It's deja vu all over again in South Dakota, where voters are being asked for the second election in a row to approve or reject a ban on abortion.
Two years ago, voters just said no to a ban so sweeping it allowed almost no exceptions. This year, the proposed ban is a little less rigid.
But opponents say it's still too extreme. And partisans on both sides know it's not just abortions in South Dakota at stake: If the ban is passed, it could be used to mount a U.S. Supreme Court challenge to the right to abortion nationwide.
Strolling through a serene neighborhood in Sioux Falls on a pristine autumn day with volunteers canvassing door-to-door, it was hard not to flash back to nearly the exact same scene two years earlier.
"Are you William?" asks Megan Moss, one of dozens of 20-something volunteers opposing the ban. She and her colleagues have been crisscrossing the state a house at a time.
William Flanagan nods his head over the din of several barking dogs. "I'm with the South Dakota Campaign for Healthy Families," Megan continues. "I'm going around your neighborhood passing out information on Initiated Measure 11. Have you heard of that yet?"
Initiated Measure 11 is the formal name of the abortion referendum on the Nov. 4 ballot. It would ban virtually all abortions in the state, with limited exceptions for rape, incest, and threats to the life or health of the woman.
At this house, Moss scores a hit, as Flanagan says he'll be voting against the ban. "I don't believe in government telling people what to do," he says.
But while a strong libertarian streak among South Dakota voters like Flanagan helped defeat the ban two years ago, South Dakota is still a very conservative state when it comes to abortion.
That's apparent around the corner, at the home of ZoAnn Trumbull. "I believe abortion is wrong, it's murder," she tells Moss' canvassing colleague, Hassan Ali. "And according to the Bible, thou shall not murder. ... And there are a lot of people out there who need to adopt those babies that need to be adopted, and that's the way we stand," she says politely, but firmly.
Across town, at the headquarters of Vote Yes for Life, the people working to pass the ban hope there are a lot more voters like ZoAnn Trumbull.
The headquarters — once a Planned Parenthood clinic — is now decked out with orange and blue balloons, and little framed pictures of babies' feet decorate the walls. In what used to be the clinic waiting room, one whole wall is taken up by a massive map of South Dakota showing votes on the 2006 ban county by county, where they won and where they need to gain more support.
A Revised Initiative
Presiding over a row of volunteers combing through computerized voter lists on this particular day is Allen Unruh. He's one of the campaign's organizers and a longtime anti-abortion activist in the state. He says a big reason the 2006 effort didn't succeed was that the ban simply went too far.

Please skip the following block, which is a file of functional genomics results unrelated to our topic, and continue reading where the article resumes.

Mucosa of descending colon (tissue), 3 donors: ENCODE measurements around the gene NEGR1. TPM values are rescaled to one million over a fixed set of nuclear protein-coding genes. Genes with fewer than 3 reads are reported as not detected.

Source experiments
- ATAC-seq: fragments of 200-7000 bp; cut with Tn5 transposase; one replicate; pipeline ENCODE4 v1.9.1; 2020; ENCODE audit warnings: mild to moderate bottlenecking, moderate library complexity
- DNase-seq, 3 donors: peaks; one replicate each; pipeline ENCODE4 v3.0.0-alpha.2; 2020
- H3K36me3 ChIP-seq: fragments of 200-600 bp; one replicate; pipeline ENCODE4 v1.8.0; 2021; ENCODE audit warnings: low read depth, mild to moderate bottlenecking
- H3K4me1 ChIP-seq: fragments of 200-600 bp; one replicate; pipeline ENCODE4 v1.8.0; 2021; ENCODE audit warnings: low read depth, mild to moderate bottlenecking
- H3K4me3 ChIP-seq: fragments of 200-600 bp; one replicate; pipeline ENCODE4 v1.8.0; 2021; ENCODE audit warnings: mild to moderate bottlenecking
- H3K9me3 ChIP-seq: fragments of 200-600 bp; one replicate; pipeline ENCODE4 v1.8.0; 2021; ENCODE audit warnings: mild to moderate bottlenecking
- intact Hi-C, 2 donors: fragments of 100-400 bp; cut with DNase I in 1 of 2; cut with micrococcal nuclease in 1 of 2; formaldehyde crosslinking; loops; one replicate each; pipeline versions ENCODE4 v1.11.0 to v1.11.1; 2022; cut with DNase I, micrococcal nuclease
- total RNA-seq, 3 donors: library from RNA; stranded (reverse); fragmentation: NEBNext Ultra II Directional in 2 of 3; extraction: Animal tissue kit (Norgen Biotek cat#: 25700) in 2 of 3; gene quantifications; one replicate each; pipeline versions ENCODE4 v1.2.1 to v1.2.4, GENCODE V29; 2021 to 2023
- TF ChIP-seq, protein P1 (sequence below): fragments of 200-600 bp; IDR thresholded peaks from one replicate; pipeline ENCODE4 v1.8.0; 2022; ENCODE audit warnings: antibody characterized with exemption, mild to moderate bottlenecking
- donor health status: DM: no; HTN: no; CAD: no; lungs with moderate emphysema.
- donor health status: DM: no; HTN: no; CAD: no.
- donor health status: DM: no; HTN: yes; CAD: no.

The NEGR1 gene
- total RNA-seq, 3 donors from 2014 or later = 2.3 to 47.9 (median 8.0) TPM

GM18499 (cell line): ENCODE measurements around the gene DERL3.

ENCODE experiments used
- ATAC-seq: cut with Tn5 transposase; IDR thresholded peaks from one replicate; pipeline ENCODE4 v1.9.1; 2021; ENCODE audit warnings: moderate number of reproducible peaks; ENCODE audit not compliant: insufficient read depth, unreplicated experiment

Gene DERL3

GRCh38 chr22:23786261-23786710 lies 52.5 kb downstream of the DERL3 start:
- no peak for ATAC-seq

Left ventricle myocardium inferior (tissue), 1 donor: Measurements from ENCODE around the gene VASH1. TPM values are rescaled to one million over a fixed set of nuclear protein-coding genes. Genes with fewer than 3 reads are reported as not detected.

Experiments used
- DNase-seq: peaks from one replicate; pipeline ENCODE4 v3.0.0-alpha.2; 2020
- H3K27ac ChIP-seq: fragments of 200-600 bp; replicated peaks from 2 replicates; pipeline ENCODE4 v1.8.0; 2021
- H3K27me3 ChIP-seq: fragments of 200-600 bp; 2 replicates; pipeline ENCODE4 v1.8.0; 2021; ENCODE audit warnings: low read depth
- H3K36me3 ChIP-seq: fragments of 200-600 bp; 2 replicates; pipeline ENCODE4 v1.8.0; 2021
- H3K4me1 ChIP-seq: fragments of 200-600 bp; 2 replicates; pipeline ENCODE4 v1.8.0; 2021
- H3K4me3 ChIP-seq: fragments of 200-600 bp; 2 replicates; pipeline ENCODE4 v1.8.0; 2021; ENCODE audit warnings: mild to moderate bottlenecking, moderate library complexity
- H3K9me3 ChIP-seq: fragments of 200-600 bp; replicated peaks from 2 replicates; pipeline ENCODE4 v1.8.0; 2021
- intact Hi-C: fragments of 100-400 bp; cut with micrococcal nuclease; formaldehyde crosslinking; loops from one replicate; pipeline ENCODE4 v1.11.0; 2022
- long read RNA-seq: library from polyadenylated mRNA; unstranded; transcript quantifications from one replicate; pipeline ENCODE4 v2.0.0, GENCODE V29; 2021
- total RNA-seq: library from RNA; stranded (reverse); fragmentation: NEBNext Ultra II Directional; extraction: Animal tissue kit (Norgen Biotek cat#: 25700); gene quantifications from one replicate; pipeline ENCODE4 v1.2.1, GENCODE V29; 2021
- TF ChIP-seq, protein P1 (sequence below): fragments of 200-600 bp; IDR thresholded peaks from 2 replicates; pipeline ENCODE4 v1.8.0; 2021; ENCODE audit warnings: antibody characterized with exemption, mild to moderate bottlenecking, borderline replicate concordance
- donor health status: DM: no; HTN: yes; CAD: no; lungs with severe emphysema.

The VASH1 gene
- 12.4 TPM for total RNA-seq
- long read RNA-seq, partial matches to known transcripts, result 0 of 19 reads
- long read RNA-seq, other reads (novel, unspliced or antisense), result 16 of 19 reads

"Countless people said, 'If you'd had an exception for rape and incest, then we'd have voted with you,' " he says.
So in version 2.0, he explains, "we're giving the people of South Dakota what they wanted. This bill, this initiative, basically has exceptions for rape, incest and health and life of the mother."
Unruh says he recognized that some compromise was necessary. "Ideally, I'd like to save every child possible, but we don't live in that type of world right now. So to me, it's kind of like if the Titanic is sinking, would you say, 'Let's not lower the lifeboats because you can't save them all?' Let's save every person we can."
Across town, at the current Planned Parenthood clinic, CEO Sarah Stoesz says all the talk of limits on the ban is nothing but a smoke screen.
"If this ban is passed, it means that there will be no abortions performed in South Dakota," she says.
Currently, no doctors in South Dakota are willing to do elective abortions; Planned Parenthood flies in doctors from Minnesota once or twice a week. They perform between 700 and 800 abortions per year — one of the lowest rates in the country. Stoesz says the proposed ban's exceptions are so narrow that not only would it force an end to elective abortions, it would mean abortions could not be performed for any other reason, either.
"In the case of the so-called life exception, doctors will have to be so absolutely certain that a woman could fit through this narrow, narrow exception so they would not under any circumstances make a mistake — because if they make a mistake, they are subjected to potentially felony charges," Stoesz says. "And I have not met a doctor in South Dakota yet who has said he or she is willing to perform an abortion under those circumstances."
The rape and incest exceptions to the ban come with similar strings: They require the doctor to collect and preserve DNA samples from the fetus. Backers of the ban say that will help catch criminals. Opponents say it's just another way to deter women from seeking abortions and doctors from performing them.
But what worries Stoesz most is that if the ban were to pass, it could well trigger a lawsuit that could quickly have national implications.
"A state that has only 778,000 people living it in could potentially set in motion a course of events that could overturn Roe versus Wade," she says, referring to the Supreme Court decision that legalized abortion nationwide in 1973.
And that's just what Unruh is hoping for. "You know, we might be a flyover state, but we want to be a beacon of light for anybody who flies over. That's what our goal is."
Both sides are predicting a close vote.